I think it’s only fair to start this with a douche-baggish disclaimer: for me, Joe Budden fell off when the DJ Clue mixtape days ended. Joe’s problem is that he tries to make his music personal but fails and it ends up landing in cliche-territory. He’s still good sometimes, but I miss that simple-minded battle-rapper. Now he makes this pop-tinged emotion-soaked shit and it’s completely missing me.
Accordingly, I didn’t have high hopes for this album, but I expected to find at least a few good songs. Seems I ask for too much.
Hip-Hop intros are made to be skipped. Especially one where no rhyming happens, instead random singers chant “our first again” and Joe only shows up to quote the serenity prayer. Moving on…
Top of the World starts with a corny synth. Then Joe’s verse starts right before the bass kicks in, and he’s not really saying shit but damn if it don’t sound aight. I’m good till we hit Drake mode and some non-singer starts moaning about the title. Turns out it’s Kirko Bangz, a Houston rapper who apparently is also a half-ass singer. Drake done ruined the game for R&B niggas, there’s too many lazy-singing rappers out here eating up all their hook-money. O yeah, Joe works in some talk about lesbians, twice. UGH! When will hip-hop get over lesbians?! Regardless of these flaws, this song is good. Joe’s sounding pretty good and the beat holds it all together.
After stealing Drake’s hook-style, She Don’t Put It Down pretty much steals the melody from Drake’s song with Khalid, I’m on One. And again we have a different, cornier beat for the first half of the hook. This time the singer is Tank, representing for singers that can actually sing. The rest of the song blows. No surprise there based on the name and the Lil Wayne feature.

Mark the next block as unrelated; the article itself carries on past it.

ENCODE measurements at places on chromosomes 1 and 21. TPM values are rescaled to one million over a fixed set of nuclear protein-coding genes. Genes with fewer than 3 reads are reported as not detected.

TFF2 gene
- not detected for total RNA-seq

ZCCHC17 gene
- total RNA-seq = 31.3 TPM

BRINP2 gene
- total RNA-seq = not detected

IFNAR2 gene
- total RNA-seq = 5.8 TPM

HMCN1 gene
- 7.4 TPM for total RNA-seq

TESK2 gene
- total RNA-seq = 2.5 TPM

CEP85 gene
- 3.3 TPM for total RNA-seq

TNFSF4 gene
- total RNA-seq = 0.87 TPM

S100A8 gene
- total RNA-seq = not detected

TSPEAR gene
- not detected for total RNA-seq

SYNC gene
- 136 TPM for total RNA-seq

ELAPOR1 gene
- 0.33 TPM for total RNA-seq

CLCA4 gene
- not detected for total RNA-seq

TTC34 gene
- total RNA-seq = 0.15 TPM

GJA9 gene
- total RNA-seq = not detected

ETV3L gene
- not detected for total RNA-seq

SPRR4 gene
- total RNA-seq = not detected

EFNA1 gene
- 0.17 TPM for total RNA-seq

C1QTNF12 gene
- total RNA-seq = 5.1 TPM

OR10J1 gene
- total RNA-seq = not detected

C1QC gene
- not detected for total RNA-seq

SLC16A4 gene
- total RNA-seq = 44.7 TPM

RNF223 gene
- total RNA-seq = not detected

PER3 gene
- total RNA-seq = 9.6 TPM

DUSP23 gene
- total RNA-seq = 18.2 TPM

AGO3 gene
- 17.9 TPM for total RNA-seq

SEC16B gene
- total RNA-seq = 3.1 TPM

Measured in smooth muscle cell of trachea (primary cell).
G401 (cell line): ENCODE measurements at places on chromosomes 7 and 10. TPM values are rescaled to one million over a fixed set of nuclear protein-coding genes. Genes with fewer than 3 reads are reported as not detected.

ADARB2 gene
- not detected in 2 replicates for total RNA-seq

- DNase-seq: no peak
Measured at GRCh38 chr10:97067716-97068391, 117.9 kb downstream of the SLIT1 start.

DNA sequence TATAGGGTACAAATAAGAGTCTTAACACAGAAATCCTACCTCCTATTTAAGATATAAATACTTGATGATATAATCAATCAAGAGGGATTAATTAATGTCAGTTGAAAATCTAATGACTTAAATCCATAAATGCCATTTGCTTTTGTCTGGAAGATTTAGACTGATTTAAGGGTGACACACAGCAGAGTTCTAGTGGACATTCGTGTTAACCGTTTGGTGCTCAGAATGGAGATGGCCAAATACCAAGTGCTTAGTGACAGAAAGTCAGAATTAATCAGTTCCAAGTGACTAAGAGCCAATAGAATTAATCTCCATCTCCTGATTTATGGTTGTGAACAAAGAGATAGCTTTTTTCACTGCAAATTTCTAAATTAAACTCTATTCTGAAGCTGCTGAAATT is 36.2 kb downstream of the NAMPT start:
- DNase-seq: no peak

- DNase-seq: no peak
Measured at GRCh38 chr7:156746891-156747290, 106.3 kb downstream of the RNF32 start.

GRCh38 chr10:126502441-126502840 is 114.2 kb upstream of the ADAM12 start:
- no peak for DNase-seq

NBA features Wiz Khalifa and French Montana, and the title means “never broke again”. Don’t disrespect your ears with this shit.
You and I is an extremely sappy ballad with another sung hook. But sappy doesn’t always mean bad. The beat screams for some Amerie or Teedra Moses vocals instead of Joe’s forgettable verses. Emanny sounds nice on the chorus though but can’t raise this song beyond its insipid star.
Two songs later Royce da 5’9 shows up to join Joe in a “I got problems” type of song called All in My Head. Sorry, I’m still not moved. I’m sure a bunch of people will love this song. They’re the same cats who loved the deep songs on Slaughterhouse’ first album. But this stuff is always done by the numbers with these guys. Pedestrian emotional hip-hop beat? Check. Hook with someone sing-yelling? Check. Lyrics about my problems that only deal with the surface-level and never delve farther. Check.
An artist simply talking about their personal issues isn’t special anymore. The writer needs to use either imagery or insightful analysis or some other method to make their experience real in the mind of the listener. Joe Budden does none of these things. Bars like
Headed up field but couldn’t dodge the last tackler
How could a forward thinker move so ass-backwards
are wastes of space that could have been used much more effectively. More to my point, his two verses on this song seem to deal with every issue he’s ever had in his life. The only discernible meaning to such loose writing is that Joe has been through a lot but he’s improving and thankful for the second chance. Ground-breaking stuff there. This lack of original thought is what separates Joe Budden from the Geto Boyz (Mind Playing Tricks on Me), Amy Winehouse (pretty much all of Back to Black) and Mobb Deep (Drink Away the Pain).
So add some songs like that to a “something for everybody” approach to album composition and you have No Love Lost. There’s some songs for women that might as well be full-on R&B ballads. Some pseudo-deep rap with sung hooks, and a few regular songs that are mostly wack besides Top of the World. These don’t usually approach any gangsta topics, but they hit the other basics: spending money and women. Note that on these songs the women are whores, but on the ballads they’re worthy of much more respect. Not that I’m surprised by the contradiction, I’m just a snooty jerk.
Rating: 1/5. I still think that Joe could do much better than this album based on past glimpses of talent. His story might be real interesting to hear if he ever gave it a serious chance.